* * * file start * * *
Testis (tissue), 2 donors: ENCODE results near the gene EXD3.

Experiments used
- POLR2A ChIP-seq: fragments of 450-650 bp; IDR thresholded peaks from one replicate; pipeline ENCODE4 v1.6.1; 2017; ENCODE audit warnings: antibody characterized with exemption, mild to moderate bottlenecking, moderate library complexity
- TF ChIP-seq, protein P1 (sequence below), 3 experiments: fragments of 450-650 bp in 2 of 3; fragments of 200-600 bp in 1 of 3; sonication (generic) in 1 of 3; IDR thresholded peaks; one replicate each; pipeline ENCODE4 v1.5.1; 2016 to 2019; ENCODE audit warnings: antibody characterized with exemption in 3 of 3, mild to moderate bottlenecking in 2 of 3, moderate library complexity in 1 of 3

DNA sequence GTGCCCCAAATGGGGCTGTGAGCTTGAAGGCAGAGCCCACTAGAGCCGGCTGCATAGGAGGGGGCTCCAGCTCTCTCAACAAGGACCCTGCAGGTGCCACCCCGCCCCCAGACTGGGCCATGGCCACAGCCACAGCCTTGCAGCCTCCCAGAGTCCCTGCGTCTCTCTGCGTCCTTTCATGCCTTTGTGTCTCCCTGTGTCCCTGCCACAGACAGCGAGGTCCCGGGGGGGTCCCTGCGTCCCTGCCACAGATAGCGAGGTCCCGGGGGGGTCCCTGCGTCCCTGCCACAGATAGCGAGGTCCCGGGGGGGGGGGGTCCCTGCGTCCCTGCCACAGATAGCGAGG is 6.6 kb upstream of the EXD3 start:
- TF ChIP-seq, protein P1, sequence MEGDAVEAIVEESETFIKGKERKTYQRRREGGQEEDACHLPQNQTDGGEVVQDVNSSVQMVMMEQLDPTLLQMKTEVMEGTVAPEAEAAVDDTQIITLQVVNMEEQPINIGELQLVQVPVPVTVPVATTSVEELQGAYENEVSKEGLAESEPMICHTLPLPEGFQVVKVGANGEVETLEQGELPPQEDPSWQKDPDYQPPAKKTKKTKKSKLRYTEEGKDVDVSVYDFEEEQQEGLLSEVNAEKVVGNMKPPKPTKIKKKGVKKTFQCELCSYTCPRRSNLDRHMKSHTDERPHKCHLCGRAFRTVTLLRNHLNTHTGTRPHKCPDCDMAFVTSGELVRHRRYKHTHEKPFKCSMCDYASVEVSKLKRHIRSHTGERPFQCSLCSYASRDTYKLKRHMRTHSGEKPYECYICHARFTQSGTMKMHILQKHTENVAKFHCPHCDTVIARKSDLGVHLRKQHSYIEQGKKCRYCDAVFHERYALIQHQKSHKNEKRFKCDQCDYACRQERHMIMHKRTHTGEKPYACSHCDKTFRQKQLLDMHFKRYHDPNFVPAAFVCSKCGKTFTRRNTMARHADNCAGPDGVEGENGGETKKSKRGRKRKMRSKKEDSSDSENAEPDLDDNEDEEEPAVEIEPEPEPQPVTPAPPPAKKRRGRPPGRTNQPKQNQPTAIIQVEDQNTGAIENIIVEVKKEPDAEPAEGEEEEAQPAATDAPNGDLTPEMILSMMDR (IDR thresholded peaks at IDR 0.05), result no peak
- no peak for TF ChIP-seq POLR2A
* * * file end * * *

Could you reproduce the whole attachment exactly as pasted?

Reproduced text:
Testis (tissue), 2 donors: ENCODE results near the gene EXD3.

Experiments used
- POLR2A ChIP-seq: fragments of 450-650 bp; IDR thresholded peaks from one replicate; pipeline ENCODE4 v1.6.1; 2017; ENCODE audit warnings: antibody characterized with exemption, mild to moderate bottlenecking, moderate library complexity
- TF ChIP-seq, protein P1 (sequence below), 3 experiments: fragments of 450-650 bp in 2 of 3; fragments of 200-600 bp in 1 of 3; sonication (generic) in 1 of 3; IDR thresholded peaks; one replicate each; pipeline ENCODE4 v1.5.1; 2016 to 2019; ENCODE audit warnings: antibody characterized with exemption in 3 of 3, mild to moderate bottlenecking in 2 of 3, moderate library complexity in 1 of 3

DNA sequence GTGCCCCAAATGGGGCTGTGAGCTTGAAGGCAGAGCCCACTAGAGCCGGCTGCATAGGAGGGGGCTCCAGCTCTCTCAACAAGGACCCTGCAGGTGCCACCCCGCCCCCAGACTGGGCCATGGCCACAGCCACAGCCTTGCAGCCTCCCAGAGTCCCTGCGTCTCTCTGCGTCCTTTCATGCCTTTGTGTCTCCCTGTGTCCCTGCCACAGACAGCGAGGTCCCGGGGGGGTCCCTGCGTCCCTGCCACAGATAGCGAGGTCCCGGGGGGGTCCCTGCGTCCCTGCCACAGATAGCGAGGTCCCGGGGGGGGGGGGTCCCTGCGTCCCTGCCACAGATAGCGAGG is 6.6 kb upstream of the EXD3 start:
- TF ChIP-seq, protein P1, sequence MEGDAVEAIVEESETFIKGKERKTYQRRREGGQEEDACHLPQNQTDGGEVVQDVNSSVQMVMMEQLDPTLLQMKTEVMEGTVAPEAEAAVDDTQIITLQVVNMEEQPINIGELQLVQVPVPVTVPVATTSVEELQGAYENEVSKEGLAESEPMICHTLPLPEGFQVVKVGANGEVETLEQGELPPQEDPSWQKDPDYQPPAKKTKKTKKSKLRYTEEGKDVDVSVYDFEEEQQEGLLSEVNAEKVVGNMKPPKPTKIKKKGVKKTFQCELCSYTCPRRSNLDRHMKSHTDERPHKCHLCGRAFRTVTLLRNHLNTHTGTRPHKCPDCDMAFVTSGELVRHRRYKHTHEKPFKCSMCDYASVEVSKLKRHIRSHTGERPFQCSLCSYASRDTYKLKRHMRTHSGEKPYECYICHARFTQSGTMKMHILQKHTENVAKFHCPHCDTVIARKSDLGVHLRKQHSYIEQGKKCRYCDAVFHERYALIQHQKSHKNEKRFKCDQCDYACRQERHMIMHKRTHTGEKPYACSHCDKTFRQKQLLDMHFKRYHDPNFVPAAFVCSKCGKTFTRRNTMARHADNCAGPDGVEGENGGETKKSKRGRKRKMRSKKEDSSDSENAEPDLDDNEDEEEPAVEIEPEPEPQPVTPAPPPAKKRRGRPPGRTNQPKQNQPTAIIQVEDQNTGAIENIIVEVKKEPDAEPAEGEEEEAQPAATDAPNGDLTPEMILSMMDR (IDR thresholded peaks at IDR 0.05), result no peak
- no peak for TF ChIP-seq POLR2A